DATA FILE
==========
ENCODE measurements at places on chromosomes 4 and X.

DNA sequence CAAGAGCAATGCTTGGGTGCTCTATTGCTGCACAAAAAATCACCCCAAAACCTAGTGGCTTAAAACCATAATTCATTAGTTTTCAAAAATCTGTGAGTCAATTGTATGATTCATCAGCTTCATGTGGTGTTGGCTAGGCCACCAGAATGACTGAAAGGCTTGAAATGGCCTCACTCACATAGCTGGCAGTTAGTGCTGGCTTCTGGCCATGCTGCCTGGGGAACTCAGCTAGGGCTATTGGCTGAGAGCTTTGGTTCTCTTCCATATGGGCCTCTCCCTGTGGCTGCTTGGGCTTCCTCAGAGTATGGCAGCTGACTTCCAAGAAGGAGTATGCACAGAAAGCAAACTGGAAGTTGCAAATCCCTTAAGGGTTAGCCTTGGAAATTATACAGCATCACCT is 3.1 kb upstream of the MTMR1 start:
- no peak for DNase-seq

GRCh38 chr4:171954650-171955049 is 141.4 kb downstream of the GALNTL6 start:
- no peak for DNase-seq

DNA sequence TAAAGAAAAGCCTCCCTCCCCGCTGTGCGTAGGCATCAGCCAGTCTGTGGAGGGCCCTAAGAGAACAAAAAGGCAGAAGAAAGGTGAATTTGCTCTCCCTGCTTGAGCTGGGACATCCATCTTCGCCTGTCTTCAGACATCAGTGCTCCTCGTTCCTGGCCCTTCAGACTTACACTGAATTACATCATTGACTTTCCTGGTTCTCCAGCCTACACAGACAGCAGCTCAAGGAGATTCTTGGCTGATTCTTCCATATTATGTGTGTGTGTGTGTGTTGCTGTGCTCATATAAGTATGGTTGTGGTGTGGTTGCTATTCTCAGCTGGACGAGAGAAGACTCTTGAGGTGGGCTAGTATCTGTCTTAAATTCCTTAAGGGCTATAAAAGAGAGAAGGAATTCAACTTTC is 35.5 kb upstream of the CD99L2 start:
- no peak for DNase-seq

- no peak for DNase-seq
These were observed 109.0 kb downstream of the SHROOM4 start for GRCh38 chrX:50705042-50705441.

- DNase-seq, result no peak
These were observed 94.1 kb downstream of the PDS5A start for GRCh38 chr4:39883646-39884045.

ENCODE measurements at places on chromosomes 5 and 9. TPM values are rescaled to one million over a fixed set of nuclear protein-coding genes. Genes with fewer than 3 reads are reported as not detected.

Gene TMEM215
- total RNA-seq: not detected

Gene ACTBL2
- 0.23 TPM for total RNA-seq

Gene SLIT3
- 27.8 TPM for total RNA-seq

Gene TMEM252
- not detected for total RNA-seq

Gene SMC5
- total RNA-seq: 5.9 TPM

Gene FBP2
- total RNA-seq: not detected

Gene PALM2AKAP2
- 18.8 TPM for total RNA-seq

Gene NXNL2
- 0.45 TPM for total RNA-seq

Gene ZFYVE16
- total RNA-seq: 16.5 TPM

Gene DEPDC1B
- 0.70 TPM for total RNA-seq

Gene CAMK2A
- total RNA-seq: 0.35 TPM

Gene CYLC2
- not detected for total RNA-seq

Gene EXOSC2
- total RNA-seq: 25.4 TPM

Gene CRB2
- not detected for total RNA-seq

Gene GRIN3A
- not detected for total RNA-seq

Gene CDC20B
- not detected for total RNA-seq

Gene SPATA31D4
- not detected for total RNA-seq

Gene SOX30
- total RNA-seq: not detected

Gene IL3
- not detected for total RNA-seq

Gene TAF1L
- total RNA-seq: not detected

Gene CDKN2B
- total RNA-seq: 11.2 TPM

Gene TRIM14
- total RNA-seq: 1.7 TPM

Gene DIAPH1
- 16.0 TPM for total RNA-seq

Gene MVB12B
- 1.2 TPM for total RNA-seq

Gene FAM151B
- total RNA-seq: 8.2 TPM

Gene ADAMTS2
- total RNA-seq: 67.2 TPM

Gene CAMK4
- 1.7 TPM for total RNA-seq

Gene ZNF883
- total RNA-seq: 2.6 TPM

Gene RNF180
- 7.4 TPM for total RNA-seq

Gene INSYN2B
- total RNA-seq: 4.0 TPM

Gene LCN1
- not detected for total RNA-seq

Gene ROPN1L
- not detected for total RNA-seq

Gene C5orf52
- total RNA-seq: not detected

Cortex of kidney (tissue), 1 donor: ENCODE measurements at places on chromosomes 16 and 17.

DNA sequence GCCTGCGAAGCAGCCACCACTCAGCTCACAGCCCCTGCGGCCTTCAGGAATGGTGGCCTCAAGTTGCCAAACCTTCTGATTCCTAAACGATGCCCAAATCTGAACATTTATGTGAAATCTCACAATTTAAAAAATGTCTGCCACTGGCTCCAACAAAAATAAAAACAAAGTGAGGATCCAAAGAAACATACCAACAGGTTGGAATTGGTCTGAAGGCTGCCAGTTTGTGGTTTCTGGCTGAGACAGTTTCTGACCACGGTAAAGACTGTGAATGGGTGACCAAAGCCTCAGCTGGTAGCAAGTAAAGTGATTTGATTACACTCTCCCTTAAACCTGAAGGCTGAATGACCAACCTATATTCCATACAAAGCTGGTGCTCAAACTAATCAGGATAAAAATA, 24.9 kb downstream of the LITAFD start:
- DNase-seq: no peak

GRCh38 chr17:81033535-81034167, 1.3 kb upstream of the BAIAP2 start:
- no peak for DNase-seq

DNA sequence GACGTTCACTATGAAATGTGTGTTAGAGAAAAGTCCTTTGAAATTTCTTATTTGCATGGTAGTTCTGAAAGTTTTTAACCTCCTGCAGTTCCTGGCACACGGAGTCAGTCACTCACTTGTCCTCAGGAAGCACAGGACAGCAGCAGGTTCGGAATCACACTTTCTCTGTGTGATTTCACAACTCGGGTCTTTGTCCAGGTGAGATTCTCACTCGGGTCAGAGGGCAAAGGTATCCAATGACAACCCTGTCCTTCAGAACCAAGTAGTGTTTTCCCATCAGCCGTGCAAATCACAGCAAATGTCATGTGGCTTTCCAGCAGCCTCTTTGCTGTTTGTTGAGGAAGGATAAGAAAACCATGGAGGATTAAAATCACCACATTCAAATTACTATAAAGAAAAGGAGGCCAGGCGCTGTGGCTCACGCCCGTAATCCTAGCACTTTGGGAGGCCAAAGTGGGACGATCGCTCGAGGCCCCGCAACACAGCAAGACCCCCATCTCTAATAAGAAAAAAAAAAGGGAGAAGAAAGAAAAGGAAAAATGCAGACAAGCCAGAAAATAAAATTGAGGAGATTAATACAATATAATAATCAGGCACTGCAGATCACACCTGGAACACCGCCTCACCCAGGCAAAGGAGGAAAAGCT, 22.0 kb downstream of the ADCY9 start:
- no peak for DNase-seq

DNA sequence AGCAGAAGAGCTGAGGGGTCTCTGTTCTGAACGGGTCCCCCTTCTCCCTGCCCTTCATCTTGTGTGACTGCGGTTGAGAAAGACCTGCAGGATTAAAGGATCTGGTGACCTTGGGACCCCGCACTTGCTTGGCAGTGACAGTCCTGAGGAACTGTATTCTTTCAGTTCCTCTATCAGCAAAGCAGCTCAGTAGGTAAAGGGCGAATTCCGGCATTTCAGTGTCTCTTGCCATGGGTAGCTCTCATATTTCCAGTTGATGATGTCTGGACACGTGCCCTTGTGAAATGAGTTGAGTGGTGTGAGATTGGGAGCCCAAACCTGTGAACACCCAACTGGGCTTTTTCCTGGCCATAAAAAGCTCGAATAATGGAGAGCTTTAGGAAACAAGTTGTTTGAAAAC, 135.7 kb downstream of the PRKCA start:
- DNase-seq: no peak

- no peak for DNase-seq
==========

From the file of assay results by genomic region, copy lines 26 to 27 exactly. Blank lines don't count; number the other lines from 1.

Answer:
- 18.8 TPM for total RNA-seq

Gene NXNL2